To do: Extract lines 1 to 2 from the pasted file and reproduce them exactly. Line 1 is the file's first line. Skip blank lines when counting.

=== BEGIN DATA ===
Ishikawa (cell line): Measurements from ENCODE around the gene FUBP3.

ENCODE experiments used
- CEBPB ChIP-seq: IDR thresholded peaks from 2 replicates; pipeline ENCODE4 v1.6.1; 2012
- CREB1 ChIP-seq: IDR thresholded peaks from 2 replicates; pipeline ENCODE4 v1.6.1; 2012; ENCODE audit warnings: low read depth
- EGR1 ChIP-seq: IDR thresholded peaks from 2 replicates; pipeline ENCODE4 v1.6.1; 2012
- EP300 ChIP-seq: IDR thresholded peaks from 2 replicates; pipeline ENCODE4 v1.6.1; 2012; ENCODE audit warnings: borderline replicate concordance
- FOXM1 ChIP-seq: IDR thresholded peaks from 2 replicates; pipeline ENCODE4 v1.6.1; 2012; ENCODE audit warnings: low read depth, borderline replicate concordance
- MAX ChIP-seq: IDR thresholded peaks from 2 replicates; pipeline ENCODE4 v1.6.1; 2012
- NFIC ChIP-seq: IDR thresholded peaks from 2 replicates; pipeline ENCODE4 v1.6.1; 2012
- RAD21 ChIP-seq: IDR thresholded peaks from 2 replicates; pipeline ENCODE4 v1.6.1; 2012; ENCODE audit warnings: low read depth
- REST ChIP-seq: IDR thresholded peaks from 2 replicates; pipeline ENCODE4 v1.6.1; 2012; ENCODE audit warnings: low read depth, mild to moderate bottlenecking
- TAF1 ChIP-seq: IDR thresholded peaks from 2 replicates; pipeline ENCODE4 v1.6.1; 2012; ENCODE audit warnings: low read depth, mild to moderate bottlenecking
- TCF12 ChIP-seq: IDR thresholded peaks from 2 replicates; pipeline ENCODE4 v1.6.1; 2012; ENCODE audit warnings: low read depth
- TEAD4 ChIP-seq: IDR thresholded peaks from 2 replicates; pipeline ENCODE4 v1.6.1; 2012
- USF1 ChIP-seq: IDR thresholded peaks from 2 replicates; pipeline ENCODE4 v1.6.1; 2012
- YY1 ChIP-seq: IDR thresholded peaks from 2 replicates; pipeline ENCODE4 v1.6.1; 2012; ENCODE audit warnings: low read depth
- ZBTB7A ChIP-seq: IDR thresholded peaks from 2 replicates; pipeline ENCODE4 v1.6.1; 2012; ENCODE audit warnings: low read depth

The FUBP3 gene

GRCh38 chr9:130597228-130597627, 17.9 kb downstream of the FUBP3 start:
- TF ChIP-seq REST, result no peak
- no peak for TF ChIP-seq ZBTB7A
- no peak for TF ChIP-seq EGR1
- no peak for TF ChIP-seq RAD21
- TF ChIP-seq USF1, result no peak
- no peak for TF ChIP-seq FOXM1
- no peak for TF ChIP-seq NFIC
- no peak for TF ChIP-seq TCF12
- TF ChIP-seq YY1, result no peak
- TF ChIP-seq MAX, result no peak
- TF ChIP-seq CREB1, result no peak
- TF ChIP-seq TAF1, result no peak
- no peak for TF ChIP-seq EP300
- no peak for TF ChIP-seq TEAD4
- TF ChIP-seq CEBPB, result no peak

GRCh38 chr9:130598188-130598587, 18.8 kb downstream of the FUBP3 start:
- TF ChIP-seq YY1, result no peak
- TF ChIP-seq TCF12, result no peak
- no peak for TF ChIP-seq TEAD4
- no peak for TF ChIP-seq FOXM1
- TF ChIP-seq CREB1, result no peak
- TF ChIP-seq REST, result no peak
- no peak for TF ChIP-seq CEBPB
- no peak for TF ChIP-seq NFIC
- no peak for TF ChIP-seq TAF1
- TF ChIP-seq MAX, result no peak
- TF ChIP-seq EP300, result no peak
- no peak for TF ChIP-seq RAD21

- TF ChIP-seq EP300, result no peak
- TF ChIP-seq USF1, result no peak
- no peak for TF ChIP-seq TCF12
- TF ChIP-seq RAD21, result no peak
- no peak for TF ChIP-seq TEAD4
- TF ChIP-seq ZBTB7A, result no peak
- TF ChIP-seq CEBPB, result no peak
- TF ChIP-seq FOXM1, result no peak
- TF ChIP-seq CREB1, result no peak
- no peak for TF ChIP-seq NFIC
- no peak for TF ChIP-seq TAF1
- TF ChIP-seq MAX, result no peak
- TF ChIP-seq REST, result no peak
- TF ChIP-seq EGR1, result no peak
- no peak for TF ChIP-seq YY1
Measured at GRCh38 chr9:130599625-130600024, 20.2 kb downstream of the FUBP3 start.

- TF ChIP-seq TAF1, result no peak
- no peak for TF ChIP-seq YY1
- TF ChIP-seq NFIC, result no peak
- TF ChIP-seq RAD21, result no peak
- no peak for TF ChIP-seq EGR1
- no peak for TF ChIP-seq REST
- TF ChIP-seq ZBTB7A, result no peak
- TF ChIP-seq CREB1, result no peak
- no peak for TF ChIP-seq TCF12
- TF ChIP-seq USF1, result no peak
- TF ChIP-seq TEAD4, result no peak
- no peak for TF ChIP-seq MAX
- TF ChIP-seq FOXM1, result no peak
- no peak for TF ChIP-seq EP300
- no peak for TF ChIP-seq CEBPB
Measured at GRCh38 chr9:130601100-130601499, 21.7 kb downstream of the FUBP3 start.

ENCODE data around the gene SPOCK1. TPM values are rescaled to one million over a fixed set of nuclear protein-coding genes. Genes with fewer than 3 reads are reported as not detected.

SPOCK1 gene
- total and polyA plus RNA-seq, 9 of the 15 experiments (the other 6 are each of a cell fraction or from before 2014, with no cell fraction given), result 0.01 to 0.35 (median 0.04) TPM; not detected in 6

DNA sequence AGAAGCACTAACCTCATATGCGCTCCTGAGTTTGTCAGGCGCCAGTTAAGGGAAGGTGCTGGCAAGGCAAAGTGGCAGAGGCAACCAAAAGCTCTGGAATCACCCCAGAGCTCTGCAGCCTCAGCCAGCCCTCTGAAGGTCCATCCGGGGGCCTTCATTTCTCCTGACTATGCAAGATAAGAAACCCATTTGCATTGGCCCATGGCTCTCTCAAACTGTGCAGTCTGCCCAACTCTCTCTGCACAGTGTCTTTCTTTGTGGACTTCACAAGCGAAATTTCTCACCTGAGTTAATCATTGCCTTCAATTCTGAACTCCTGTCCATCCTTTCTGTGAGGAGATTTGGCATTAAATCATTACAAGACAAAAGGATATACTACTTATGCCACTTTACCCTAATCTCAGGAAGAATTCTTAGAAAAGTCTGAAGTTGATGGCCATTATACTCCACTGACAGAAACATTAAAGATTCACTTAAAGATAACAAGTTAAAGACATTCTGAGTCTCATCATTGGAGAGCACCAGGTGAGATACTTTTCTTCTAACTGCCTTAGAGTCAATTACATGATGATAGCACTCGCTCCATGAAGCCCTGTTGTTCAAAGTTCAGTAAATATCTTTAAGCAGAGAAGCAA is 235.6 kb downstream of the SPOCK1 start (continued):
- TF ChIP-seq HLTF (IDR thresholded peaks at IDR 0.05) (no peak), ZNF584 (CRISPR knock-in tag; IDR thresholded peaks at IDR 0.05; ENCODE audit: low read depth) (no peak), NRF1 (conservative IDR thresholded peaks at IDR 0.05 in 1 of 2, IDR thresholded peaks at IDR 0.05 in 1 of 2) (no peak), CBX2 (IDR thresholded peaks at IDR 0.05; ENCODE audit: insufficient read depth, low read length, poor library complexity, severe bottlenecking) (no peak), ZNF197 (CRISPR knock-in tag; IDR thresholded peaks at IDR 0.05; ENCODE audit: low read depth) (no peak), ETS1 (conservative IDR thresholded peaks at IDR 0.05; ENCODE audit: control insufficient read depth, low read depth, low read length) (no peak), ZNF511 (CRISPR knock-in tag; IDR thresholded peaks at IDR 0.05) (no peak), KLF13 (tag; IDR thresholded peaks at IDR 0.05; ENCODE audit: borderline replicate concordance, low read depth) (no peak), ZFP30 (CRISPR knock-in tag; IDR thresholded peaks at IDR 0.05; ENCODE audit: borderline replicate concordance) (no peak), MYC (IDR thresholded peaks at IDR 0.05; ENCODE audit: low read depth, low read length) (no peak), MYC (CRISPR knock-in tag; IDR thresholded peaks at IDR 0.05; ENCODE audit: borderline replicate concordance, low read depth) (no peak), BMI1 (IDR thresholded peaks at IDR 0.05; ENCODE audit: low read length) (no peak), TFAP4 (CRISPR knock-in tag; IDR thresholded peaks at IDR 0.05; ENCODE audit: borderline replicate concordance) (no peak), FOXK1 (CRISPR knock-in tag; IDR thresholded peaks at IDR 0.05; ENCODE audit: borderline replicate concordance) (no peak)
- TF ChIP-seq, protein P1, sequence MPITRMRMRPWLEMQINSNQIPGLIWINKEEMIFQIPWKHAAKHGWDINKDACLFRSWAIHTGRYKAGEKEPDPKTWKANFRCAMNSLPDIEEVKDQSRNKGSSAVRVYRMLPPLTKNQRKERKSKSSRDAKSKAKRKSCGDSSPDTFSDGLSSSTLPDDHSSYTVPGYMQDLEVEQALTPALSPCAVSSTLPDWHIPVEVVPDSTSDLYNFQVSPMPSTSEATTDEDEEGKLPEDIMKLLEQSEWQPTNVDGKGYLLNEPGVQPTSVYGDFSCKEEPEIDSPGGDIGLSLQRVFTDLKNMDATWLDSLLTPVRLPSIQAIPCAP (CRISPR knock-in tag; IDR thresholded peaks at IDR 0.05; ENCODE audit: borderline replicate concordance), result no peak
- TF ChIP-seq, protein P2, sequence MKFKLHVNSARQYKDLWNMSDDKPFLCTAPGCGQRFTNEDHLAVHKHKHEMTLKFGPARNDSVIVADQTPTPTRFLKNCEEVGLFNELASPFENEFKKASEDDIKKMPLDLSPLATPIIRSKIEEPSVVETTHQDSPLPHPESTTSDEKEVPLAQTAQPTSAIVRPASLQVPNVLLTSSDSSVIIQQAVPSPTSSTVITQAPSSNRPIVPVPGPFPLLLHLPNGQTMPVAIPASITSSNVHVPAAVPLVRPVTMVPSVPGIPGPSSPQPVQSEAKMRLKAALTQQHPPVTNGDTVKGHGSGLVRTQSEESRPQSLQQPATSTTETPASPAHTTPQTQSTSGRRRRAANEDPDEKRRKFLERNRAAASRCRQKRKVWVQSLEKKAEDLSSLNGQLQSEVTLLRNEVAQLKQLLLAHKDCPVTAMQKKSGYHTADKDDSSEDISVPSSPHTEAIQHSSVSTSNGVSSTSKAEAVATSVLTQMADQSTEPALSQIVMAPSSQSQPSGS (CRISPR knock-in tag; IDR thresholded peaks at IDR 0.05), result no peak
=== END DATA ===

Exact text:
Ishikawa (cell line): Measurements from ENCODE around the gene FUBP3.

ENCODE experiments used